Sorry, doing two in a row wasn't my first plan. Was supposed to have a buffer in-between but it's how things turned out this week.
Well, as I was super bummed to learn that my recent favorite B-kyu Gurume drama series - Meshibana Keiji Tachibana had actually stealthily ended the last episode I had watched, I found out that Kodoku no Gurume Season 3 had just started. SWEEEET.
I briefly mention about it and comic book turned drama series character Inogashira Goro in my first Ichimi-An post. Realized I've yet to share my list of current favorite food-centric Japanese television shows but hope to do so soon.
Another quick television related update. My friend Ginger-san of Shogayaki.com had mentioned that Eat Napo-san of Naporitan x Naporitan will be on Matsuko no Shiranai Sekai.
I absolutely love that show! And really great for him even though it's probably at least his third appearance on a nation wide Japanese program. But as I had predicted, there's a big Naporitan comeback boom going on. Can't wait to see the episode. [Update: Blog post on the episode here.]
So on to an actual Japanese Spaghetti Naporitan had in April below. This was from Mitsuwa Torrance food court's Italian Tomato which is curiously re-bannered currently as Hamada-ya Bread Bar & Coffee. I'm not sure what the extent of the change will be but so far not much seemed to have to the original menu which I'm sort of glad of.
A quick comment that Naporitans should be cheap. Like this one. The entire set meal shown was $6.95 and in the spirit of the humble Napo. Many I've had in the states were fancied, and/or served during dinner at a premium, which quite frankly misses the whole point. The version had here while the bell peppers could've been sliced thinner was pretty close to spot on for my tastes. A dryer katayaki style that I also prefer.
Below, Curry Ketchup purchased at Sausages & More in Lakeside. It's quite sweet and not sure it would be a good base for a home Napo, but I enjoyed it with my meal the day (post coming soon).
I mentioned about Costa Mesa's Don Don Tei's katsudon that was a bust last. I debated whether to save it for a longer series of my recent katsudons but compiling the list of mostly forgettable bowls didn't inspire me this week.
However the pretty wax sample behind the glass did and I gave this a try. It had the typical downfalls of a sleepy rendition. A weak don-tsuyu sauce, katsu pieces that didn't seem to have come moments from the fryer and eggs that were cooked stiff. Of course Mugimaru's chikuwa-ten saved the day.
Too bad it's a $1.50 or I'd make a meal out of them. Their giant chicken karaage is $0.90.
Noticed our Kayaba serving Chicken Katsu a few weeks ago. (Yes, that is tonkatsu sauce on my potato salad...) I'm not the biggest fan of their panko crust which is thick and batter-ey. For me the experience of Japanese furai-mono relies much to this outer layer and katsus are no different. I'm looking forward to my trip to Japan this Winter for some fresh nama-panko, spiny crisp roof-of-mouth-piercing, deep fried in sweet lard, miniature awesometown in my mouth tonkatsu done proper.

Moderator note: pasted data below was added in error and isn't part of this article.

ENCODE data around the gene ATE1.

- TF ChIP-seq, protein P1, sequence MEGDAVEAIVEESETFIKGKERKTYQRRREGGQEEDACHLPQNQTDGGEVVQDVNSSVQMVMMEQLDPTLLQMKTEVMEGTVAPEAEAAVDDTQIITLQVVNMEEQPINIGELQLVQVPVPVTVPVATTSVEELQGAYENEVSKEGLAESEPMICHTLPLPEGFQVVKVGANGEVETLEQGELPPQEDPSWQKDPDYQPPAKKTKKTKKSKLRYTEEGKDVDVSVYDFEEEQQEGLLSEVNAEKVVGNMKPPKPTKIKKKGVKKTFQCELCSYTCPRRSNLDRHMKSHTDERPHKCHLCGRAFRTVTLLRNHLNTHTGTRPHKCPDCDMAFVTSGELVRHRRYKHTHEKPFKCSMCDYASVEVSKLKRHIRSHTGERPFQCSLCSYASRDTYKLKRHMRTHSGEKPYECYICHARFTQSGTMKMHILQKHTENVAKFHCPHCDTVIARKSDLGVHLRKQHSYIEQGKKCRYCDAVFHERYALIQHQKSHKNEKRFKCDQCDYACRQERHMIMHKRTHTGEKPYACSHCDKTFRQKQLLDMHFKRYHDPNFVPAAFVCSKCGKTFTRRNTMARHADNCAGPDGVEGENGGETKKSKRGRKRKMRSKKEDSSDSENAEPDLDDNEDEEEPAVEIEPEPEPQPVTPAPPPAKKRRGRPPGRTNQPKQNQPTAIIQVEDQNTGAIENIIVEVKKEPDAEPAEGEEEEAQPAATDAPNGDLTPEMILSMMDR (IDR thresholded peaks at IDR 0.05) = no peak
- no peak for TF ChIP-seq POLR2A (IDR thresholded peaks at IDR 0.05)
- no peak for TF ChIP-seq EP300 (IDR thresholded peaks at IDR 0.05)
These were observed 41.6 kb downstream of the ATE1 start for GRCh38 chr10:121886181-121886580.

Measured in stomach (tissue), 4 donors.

Done with food court meals (for now), spotted while randomly trekking around side streets of Torrance was a really cool beer-with-burger sign. The text and illustration were actually raised, and what lovely patina.
Did you know the Rubios off of Clairemont Mesa is the company's flagship Test Kitchen? I've eaten here many times and the bold letters that spell "Test Kitchen" out is a big giveaway but I somehow only discovered the fact earlier this year.
Their pretty hot Diablo Sauce can only be found here, and while you'll also see recipe tweaked things like pepped up citrus rice and garlic beans, I've had limited time special burritos and such. If I remember right they were one of the first locations to serve with real plates and utensils as well.
A couple of pizzas. Above is from Luigi's in North Park, taking advantage of their $6 for 2-slice and drink deal. Below a slice of thin crust sausage and a Maxwell Street Polish Dog from Lefty's in Mission Hills. I forgot how much fries they gave with hot dog orders and the pizza wasn't really necessary.
Couple of ramens. Had been some time visiting Ramen Zetton in Costa Mesa since my consecutive lunch tries at IKKO but had ordered a Shoyu with extra Nori not too long ago.
Their Shio or Shoyu would be my best bet here and the day's was still a better pleasantly greasier chicken-based torigara bowl with wa-fu character in the area (this includes SD of course). I feel they're on the verge of being much better, I hope they keep the passion and continue experimenting, iron out inconsistencies. The Japanese gyozas were fried well the day but the fillings were quite stiff.
Yamadaya Costa Mesa's Premium Shio had better days. As with their Premium Shoyu I really enjoy the stronger bonito flavor in the soup. This bowl somewhat satiated my gyokai-kei craving but barely. Where's the aromatic negi oil (koumi-abura) and what's up with that hard boiled egg? The fried rice was just as heavy handed. *sigh*
Last, a reminder that Monday, July 22nd is Doyou no Ushinohi, or Japan's National Eel Day of sorts. So get your grilled Unagi appetites on to better endure the heat wave of the coming months. And if you miss, there's another this year on August 8th according to Wiki.